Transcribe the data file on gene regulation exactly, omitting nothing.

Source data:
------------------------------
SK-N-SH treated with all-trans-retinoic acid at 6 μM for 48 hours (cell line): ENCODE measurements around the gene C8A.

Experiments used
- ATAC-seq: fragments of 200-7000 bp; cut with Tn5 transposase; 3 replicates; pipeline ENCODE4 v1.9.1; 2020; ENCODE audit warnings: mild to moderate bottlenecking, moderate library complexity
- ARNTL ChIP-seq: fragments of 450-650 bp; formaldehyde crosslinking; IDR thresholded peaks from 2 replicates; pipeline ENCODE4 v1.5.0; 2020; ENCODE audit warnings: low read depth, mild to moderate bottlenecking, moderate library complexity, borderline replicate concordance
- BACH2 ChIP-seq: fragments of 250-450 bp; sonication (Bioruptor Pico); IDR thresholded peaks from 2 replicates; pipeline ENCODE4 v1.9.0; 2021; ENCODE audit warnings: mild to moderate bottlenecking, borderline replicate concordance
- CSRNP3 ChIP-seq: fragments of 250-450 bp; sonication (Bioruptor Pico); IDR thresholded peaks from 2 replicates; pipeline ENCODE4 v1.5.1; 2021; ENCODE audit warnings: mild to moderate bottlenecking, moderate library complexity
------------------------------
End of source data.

SK-N-SH treated with all-trans-retinoic acid at 6 μM for 48 hours (cell line): ENCODE measurements around the gene C8A.

Experiments used
- ATAC-seq: fragments of 200-7000 bp; cut with Tn5 transposase; 3 replicates; pipeline ENCODE4 v1.9.1; 2020; ENCODE audit warnings: mild to moderate bottlenecking, moderate library complexity
- ARNTL ChIP-seq: fragments of 450-650 bp; formaldehyde crosslinking; IDR thresholded peaks from 2 replicates; pipeline ENCODE4 v1.5.0; 2020; ENCODE audit warnings: low read depth, mild to moderate bottlenecking, moderate library complexity, borderline replicate concordance
- BACH2 ChIP-seq: fragments of 250-450 bp; sonication (Bioruptor Pico); IDR thresholded peaks from 2 replicates; pipeline ENCODE4 v1.9.0; 2021; ENCODE audit warnings: mild to moderate bottlenecking, borderline replicate concordance
- CSRNP3 ChIP-seq: fragments of 250-450 bp; sonication (Bioruptor Pico); IDR thresholded peaks from 2 replicates; pipeline ENCODE4 v1.5.1; 2021; ENCODE audit warnings: mild to moderate bottlenecking, moderate library complexity